Father Andrew’s spirituality was reflected in a life as devoted to Jesus as was his daily worship. The Life and Letters of Father Andrew, edited by Kathleen Burne, came out in 1948, two years after he died. It contains within it the tales of the holy foolishness that marked Father Andrew out as a person apart. Here is his comment upon one parish visit, “I went to my poor consumptive man this afternoon, and did what I often do with a sick man, lay down on the bed beside him and read him the chapters of Saint Luke which bear upon the passion of our divine Lord. After I had read a few verses he fell asleep, so I stopped reading, and a little while after I fell asleep, too.”
In the days when tubercolosis was a scourge without cure, to go near someone was to invite infection. TB sufferers were put into isolation, put away from contact with other human beings, but here is Father Andrew breaking through that wall of isolation.
The writer and columnist A.N Wilson describes Father Andrew as a “priest who made sense of religion” and holds The Life and Letters of Father Andrew in high regard, “I sometimes think that if a fire broke out in my house, and I could take only one book, it would be this. When one has felt most inclined to chuck religion, for all the usual reasons, this is the book that has made a total break impossible. It is a record of “the real thing”.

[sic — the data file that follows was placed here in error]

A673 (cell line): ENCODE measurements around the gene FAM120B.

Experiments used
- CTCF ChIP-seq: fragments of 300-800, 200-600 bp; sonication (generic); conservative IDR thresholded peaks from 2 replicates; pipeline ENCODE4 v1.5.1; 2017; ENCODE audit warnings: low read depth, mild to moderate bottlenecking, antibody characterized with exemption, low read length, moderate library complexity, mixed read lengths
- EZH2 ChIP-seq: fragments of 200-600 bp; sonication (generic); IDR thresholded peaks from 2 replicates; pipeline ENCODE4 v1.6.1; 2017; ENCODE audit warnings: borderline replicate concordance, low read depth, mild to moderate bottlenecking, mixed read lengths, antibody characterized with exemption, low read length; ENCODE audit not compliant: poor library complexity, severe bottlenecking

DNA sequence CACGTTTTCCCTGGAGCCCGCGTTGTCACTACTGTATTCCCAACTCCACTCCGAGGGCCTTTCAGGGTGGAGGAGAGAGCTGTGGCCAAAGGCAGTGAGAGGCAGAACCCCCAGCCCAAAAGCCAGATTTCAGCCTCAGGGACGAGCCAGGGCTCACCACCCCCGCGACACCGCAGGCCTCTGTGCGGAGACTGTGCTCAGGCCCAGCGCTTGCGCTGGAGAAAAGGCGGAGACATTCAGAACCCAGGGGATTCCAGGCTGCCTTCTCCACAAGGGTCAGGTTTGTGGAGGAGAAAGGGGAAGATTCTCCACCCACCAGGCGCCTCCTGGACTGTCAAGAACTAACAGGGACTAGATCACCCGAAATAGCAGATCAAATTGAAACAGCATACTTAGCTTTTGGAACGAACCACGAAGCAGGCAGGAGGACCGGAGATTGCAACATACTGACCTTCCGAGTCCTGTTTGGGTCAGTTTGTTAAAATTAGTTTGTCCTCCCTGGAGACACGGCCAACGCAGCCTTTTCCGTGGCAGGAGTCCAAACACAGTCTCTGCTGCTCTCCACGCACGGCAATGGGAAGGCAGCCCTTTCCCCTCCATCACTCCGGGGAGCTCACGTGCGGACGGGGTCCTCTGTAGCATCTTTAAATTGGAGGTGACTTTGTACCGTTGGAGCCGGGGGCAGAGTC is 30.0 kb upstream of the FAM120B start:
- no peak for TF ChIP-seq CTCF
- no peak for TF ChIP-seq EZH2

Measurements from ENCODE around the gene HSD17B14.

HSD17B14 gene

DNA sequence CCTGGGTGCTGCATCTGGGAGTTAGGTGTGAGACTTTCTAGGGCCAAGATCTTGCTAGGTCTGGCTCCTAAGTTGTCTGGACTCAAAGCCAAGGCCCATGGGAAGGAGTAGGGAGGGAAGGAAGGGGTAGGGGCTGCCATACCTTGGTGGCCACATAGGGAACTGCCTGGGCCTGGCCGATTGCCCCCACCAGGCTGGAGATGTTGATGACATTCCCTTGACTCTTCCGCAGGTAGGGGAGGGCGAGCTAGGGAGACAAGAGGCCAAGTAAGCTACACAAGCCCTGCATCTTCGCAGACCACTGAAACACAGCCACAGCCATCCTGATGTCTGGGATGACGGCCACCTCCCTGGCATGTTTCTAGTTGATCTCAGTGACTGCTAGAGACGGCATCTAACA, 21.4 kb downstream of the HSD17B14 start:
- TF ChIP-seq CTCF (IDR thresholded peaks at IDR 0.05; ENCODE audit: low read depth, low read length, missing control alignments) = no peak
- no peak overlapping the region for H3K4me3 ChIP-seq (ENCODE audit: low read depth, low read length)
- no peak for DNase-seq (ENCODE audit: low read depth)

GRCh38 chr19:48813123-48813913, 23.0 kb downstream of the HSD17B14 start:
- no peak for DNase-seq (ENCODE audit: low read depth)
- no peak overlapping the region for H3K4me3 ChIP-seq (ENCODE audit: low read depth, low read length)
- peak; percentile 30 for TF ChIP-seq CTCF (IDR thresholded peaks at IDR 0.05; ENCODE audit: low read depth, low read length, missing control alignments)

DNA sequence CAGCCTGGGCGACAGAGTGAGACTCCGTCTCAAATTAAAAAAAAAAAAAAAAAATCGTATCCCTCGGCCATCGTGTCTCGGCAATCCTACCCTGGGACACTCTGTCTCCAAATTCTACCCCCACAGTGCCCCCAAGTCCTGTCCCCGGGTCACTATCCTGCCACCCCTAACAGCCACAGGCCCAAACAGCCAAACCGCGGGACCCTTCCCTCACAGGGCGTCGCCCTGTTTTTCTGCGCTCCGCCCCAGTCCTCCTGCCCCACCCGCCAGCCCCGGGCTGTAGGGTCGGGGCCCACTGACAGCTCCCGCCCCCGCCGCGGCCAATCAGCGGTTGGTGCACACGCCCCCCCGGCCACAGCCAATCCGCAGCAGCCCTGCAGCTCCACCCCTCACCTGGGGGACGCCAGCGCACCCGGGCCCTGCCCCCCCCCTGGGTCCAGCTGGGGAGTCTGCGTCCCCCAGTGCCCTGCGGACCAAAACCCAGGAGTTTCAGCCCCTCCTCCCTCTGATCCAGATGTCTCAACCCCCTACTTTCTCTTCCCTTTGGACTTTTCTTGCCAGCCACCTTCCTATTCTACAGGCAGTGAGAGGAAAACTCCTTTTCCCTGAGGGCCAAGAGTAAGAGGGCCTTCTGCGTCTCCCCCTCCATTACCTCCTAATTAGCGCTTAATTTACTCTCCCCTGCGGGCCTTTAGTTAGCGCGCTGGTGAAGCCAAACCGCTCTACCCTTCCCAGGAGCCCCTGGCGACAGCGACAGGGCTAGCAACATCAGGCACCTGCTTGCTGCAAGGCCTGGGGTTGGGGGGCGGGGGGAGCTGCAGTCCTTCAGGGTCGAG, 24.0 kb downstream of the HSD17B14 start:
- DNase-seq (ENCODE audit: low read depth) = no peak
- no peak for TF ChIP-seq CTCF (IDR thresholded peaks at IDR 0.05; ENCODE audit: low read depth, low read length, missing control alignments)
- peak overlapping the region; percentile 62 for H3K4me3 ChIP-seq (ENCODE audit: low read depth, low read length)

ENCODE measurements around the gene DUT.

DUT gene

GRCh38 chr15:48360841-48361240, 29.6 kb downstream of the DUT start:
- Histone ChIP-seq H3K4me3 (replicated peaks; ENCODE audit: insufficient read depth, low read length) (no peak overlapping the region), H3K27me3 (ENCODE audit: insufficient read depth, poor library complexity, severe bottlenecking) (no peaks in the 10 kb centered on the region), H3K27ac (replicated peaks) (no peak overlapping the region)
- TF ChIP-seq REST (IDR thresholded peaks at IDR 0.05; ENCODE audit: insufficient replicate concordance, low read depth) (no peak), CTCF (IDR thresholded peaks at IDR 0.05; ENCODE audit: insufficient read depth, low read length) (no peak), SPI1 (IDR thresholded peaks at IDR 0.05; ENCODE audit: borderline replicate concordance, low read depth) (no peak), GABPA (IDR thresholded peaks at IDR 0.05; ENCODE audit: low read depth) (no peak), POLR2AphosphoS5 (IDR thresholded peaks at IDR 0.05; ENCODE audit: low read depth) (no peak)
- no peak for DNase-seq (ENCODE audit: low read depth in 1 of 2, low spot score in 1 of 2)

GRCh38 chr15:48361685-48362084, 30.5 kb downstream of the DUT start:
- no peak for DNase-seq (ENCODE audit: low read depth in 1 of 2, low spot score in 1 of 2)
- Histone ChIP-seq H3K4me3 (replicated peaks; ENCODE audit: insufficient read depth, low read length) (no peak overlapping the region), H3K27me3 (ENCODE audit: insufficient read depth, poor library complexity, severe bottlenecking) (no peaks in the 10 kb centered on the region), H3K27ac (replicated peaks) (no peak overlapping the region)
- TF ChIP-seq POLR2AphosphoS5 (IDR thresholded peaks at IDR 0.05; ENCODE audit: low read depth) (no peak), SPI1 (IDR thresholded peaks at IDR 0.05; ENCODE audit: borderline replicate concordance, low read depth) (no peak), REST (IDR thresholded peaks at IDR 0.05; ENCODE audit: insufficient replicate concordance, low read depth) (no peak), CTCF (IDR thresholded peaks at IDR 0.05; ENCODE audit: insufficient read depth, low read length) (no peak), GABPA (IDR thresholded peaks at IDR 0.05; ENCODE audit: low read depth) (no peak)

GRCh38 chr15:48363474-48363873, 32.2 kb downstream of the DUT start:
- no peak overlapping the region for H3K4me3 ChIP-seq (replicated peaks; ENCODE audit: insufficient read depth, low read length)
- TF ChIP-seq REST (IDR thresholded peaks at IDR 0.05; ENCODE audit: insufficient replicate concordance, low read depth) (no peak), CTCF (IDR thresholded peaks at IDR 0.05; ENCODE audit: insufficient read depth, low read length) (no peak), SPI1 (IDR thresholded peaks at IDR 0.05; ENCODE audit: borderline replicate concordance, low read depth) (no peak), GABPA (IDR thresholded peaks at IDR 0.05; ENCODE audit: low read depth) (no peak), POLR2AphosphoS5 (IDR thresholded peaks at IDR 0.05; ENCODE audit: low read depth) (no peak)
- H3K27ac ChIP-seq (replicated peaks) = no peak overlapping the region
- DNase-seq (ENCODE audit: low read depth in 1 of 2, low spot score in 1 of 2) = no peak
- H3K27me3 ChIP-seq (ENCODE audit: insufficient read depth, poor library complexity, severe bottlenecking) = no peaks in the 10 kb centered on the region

Wilson’s comment is from a column he wrote in the Daily Telegraph in August 2008. This priest who had died more than sixty years previously, four years before A N Wilson was born, had had a profound impact.
“The other day I was seized with an impulse to visit Father Andrew’s grave, which I had never done before. The East London cemetery, necropolis for the 20th-century London poor, is a truly dazzling sight. Shrieking colour in the Garden of Remembrance, from blooms that would not have been approved by Vita Sackville-West, are the first thing you see, planted to commemorate a thousand cremated Mums and Nans. New graves groan with elaborately wrought floral DADs.
I searched for more than an hour, eventually finding, beneath a great Calvary, Father Wainwright, the saint who devoted more than half a century, from 1872 onwards, to being a curate at St Peter’s London Docks. And nearby, in the midst of thorns, a more rugged stone cross where, among the few brothers of the Divine Compassion, is Father Andrew.
There he lies, among the poor of Plaistow to whom, from the 1890s until the Blitz, he gave his life. In other lands, there would a huge shrine here, but this, somehow, in a bright spell between showers, was better”.
A N Wilson probably captures perfectly the spirit of Father Andrew. He would have been glad to have disappeared amongst the thorns for it was never himself that he proclaimed but the one who bore the crown of thorns for each of us.
The hymn “O dearest Lord” tells in simple terms of Jesus’ suffering for us and asks that it may inspire us to serve others in our own ways in our own lives. Father Andrew’s life is a reminder that Jesus died for all the people, not just those in the church. At a time when the church has retreated from communities like those in which Father Andrew worked, it is a reminder that the church is still called to carry the story of God’s divine compassion to all people. Such ministry, as A N Wilson says , is “the real thing”.